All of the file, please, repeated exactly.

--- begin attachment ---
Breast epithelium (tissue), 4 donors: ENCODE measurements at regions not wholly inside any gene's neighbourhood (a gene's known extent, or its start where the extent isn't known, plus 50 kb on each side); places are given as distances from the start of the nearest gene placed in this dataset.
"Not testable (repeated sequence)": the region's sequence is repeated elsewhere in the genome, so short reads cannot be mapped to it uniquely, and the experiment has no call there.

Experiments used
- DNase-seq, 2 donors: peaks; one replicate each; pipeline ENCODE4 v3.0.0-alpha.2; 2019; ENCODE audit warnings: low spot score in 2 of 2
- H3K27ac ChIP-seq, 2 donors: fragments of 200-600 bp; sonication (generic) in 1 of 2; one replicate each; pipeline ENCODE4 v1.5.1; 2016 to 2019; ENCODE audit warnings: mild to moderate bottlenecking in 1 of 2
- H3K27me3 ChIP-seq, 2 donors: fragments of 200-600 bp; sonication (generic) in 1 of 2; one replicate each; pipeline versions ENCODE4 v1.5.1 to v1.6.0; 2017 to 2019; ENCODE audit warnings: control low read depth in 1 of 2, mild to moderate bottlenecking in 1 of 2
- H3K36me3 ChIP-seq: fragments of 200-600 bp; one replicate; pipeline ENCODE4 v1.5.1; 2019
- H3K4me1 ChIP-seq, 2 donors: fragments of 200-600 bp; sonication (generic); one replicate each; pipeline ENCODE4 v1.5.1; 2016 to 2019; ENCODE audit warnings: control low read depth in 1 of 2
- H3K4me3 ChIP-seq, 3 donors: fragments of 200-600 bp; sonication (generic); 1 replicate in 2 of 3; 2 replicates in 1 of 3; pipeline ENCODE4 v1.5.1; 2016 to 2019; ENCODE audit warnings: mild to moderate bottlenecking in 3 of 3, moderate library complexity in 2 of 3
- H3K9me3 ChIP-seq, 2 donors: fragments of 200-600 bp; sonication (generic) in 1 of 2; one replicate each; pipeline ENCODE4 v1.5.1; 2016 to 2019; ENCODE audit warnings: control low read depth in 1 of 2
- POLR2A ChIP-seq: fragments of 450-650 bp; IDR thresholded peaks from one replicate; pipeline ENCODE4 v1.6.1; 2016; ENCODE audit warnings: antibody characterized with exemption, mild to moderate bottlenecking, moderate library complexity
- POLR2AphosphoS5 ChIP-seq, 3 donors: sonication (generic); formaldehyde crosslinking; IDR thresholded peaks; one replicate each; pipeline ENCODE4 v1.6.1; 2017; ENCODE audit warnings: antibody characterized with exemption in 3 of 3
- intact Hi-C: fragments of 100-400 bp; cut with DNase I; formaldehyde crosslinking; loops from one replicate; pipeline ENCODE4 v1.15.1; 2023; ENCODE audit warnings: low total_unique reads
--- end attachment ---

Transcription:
Breast epithelium (tissue), 4 donors: ENCODE measurements at regions not wholly inside any gene's neighbourhood (a gene's known extent, or its start where the extent isn't known, plus 50 kb on each side); places are given as distances from the start of the nearest gene placed in this dataset.
"Not testable (repeated sequence)": the region's sequence is repeated elsewhere in the genome, so short reads cannot be mapped to it uniquely, and the experiment has no call there.

Experiments used
- DNase-seq, 2 donors: peaks; one replicate each; pipeline ENCODE4 v3.0.0-alpha.2; 2019; ENCODE audit warnings: low spot score in 2 of 2
- H3K27ac ChIP-seq, 2 donors: fragments of 200-600 bp; sonication (generic) in 1 of 2; one replicate each; pipeline ENCODE4 v1.5.1; 2016 to 2019; ENCODE audit warnings: mild to moderate bottlenecking in 1 of 2
- H3K27me3 ChIP-seq, 2 donors: fragments of 200-600 bp; sonication (generic) in 1 of 2; one replicate each; pipeline versions ENCODE4 v1.5.1 to v1.6.0; 2017 to 2019; ENCODE audit warnings: control low read depth in 1 of 2, mild to moderate bottlenecking in 1 of 2
- H3K36me3 ChIP-seq: fragments of 200-600 bp; one replicate; pipeline ENCODE4 v1.5.1; 2019
- H3K4me1 ChIP-seq, 2 donors: fragments of 200-600 bp; sonication (generic); one replicate each; pipeline ENCODE4 v1.5.1; 2016 to 2019; ENCODE audit warnings: control low read depth in 1 of 2
- H3K4me3 ChIP-seq, 3 donors: fragments of 200-600 bp; sonication (generic); 1 replicate in 2 of 3; 2 replicates in 1 of 3; pipeline ENCODE4 v1.5.1; 2016 to 2019; ENCODE audit warnings: mild to moderate bottlenecking in 3 of 3, moderate library complexity in 2 of 3
- H3K9me3 ChIP-seq, 2 donors: fragments of 200-600 bp; sonication (generic) in 1 of 2; one replicate each; pipeline ENCODE4 v1.5.1; 2016 to 2019; ENCODE audit warnings: control low read depth in 1 of 2
- POLR2A ChIP-seq: fragments of 450-650 bp; IDR thresholded peaks from one replicate; pipeline ENCODE4 v1.6.1; 2016; ENCODE audit warnings: antibody characterized with exemption, mild to moderate bottlenecking, moderate library complexity
- POLR2AphosphoS5 ChIP-seq, 3 donors: sonication (generic); formaldehyde crosslinking; IDR thresholded peaks; one replicate each; pipeline ENCODE4 v1.6.1; 2017; ENCODE audit warnings: antibody characterized with exemption in 3 of 3
- intact Hi-C: fragments of 100-400 bp; cut with DNase I; formaldehyde crosslinking; loops from one replicate; pipeline ENCODE4 v1.15.1; 2023; ENCODE audit warnings: low total_unique reads